Military History in the Modern Academy

AHA Session 194
Society for Military History 2
Saturday, January 7, 2017: 8:30 AM-10:00 AM
Mile High Ballroom 4A (Colorado Convention Center, Ballroom Level)
Jennifer D. Keene, Chapman University
Beth L. Bailey, University of Kansas
Gregory P. Downs, University of California, Davis
John W. Hall, University of Wisconsin–Madison
Jennifer Mittelstadt, Rutgers, The State University of New Jersey

Session Abstract

In its 2014 white paper, the Society for Military History staked out familiar ground: historians of the military study not only institutions of warfare during wartime, but also the relationship between war and society: the many ways people in many times and places have organized, interpreted, prepared for, fought, avoided, and recovered from war. On the other hand, historians have recently (re)discovered that the military is fertile ground for investigating the history of the state, as well as the history of such divergent topics as gender, race, and the environment.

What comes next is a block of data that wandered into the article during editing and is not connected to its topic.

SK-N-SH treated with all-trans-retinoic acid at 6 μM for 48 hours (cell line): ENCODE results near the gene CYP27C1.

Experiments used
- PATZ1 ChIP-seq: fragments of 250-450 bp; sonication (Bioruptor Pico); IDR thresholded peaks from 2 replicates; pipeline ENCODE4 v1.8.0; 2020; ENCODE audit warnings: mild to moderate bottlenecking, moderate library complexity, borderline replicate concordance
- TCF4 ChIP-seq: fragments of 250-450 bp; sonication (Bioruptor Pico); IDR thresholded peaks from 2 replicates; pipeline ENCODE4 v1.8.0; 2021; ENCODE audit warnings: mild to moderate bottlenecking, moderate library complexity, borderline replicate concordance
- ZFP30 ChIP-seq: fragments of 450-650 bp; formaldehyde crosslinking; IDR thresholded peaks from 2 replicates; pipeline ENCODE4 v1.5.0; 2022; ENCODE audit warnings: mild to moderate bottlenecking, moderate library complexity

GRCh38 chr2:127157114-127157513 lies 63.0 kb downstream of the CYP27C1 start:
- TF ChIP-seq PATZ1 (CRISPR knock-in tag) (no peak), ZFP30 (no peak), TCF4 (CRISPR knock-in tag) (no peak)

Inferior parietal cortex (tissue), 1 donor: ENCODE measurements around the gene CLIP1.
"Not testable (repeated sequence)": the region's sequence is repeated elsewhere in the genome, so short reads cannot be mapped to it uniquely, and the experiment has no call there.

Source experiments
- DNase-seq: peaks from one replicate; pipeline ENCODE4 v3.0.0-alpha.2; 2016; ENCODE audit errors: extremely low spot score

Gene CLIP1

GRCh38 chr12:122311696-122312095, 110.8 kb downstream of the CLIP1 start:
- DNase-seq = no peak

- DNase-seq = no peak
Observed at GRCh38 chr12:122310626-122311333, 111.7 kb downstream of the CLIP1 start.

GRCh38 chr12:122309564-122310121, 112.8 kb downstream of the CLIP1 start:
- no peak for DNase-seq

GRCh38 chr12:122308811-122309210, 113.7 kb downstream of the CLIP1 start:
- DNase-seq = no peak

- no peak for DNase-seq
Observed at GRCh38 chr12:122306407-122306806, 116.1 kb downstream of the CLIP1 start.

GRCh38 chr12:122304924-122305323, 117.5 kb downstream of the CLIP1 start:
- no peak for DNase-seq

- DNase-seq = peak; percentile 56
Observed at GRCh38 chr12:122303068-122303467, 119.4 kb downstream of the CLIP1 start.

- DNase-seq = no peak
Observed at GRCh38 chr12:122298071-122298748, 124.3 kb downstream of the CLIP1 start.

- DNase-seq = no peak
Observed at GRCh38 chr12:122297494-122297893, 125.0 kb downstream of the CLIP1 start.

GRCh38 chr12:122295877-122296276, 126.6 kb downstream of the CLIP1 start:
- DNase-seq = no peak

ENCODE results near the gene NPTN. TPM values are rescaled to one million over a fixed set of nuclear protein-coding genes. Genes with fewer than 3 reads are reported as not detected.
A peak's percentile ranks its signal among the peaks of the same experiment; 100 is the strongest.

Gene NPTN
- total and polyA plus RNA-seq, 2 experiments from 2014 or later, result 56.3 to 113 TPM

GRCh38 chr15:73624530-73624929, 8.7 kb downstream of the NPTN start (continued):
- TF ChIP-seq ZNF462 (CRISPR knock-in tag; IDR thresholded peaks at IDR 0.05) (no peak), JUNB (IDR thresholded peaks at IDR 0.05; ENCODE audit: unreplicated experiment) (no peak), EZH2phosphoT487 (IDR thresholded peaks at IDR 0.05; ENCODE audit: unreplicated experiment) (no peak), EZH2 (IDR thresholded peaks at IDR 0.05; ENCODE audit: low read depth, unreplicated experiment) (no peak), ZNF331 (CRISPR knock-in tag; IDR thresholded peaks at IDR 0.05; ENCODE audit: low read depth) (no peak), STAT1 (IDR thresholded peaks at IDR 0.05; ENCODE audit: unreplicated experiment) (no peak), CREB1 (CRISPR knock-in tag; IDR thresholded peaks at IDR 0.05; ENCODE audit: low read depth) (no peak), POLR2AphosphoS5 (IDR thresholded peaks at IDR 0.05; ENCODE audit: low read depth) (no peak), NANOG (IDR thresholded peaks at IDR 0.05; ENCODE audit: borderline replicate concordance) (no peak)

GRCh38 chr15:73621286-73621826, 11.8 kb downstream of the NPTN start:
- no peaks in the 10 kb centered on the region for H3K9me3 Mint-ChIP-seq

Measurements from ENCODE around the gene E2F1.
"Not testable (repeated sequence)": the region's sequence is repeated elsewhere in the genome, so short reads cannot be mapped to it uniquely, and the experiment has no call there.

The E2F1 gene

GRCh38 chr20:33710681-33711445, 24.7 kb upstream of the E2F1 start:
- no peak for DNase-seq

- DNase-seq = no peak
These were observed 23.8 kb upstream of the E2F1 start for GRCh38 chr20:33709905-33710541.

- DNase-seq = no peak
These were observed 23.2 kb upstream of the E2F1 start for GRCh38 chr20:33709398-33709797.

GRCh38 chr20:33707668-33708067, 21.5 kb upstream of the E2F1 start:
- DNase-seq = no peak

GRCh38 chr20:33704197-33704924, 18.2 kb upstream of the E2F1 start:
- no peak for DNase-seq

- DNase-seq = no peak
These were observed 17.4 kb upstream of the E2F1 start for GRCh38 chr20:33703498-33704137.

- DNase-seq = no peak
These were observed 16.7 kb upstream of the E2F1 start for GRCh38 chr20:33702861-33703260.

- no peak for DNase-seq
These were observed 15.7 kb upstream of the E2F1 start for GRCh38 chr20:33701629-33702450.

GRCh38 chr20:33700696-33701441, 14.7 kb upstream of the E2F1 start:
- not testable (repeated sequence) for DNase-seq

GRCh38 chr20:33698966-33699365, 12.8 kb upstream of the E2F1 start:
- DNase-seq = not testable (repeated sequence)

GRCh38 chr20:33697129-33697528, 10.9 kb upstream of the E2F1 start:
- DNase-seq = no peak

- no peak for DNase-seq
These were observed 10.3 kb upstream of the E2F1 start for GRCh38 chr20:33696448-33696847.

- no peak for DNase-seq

For some, this marks a change from a perceived rift between military historians and other historians. Is there an increasing permeability and cross-pollination between the study of war and the military and the study of politics, gender, race or the environment, especially in the study of the history of the United States? How does an understanding of military history enrich research questions in other fields and how does training in other fields enhance the work of military historians? What implications does such a rapprochement have for the study of history across fields and for how and where historians do their work?

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